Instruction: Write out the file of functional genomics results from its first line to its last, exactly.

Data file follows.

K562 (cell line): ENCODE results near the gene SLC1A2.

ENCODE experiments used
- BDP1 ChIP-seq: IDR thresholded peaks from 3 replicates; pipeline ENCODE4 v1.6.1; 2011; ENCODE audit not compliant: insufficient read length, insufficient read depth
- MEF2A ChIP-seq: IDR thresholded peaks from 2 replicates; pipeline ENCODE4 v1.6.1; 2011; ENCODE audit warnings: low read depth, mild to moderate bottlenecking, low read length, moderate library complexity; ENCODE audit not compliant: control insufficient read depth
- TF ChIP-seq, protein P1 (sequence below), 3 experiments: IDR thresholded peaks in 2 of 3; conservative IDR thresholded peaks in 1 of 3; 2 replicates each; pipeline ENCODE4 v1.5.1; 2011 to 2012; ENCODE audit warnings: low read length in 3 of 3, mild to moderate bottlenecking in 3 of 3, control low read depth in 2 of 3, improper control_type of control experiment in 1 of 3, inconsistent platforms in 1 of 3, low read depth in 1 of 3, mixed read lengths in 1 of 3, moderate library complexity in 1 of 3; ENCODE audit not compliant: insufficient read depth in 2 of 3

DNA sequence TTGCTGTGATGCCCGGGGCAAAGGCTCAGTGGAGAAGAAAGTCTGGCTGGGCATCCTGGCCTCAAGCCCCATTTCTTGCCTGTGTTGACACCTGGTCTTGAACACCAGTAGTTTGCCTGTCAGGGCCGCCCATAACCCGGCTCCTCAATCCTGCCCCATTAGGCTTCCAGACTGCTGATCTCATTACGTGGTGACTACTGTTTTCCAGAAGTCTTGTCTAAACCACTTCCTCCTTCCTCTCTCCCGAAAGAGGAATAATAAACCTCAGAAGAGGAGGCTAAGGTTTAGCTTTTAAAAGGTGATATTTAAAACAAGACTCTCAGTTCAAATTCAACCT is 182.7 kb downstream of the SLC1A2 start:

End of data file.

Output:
K562 (cell line): ENCODE results near the gene SLC1A2.

ENCODE experiments used
- BDP1 ChIP-seq: IDR thresholded peaks from 3 replicates; pipeline ENCODE4 v1.6.1; 2011; ENCODE audit not compliant: insufficient read length, insufficient read depth
- MEF2A ChIP-seq: IDR thresholded peaks from 2 replicates; pipeline ENCODE4 v1.6.1; 2011; ENCODE audit warnings: low read depth, mild to moderate bottlenecking, low read length, moderate library complexity; ENCODE audit not compliant: control insufficient read depth
- TF ChIP-seq, protein P1 (sequence below), 3 experiments: IDR thresholded peaks in 2 of 3; conservative IDR thresholded peaks in 1 of 3; 2 replicates each; pipeline ENCODE4 v1.5.1; 2011 to 2012; ENCODE audit warnings: low read length in 3 of 3, mild to moderate bottlenecking in 3 of 3, control low read depth in 2 of 3, improper control_type of control experiment in 1 of 3, inconsistent platforms in 1 of 3, low read depth in 1 of 3, mixed read lengths in 1 of 3, moderate library complexity in 1 of 3; ENCODE audit not compliant: insufficient read depth in 2 of 3

DNA sequence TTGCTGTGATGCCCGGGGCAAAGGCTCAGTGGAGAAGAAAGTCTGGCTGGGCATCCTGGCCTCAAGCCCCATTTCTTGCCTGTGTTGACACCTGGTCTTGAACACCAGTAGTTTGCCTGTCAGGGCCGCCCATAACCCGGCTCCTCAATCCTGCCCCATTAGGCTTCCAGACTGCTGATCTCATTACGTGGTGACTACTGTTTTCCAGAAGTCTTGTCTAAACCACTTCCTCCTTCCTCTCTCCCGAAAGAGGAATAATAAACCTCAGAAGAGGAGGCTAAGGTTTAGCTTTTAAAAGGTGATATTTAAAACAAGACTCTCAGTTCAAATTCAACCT is 182.7 kb downstream of the SLC1A2 start: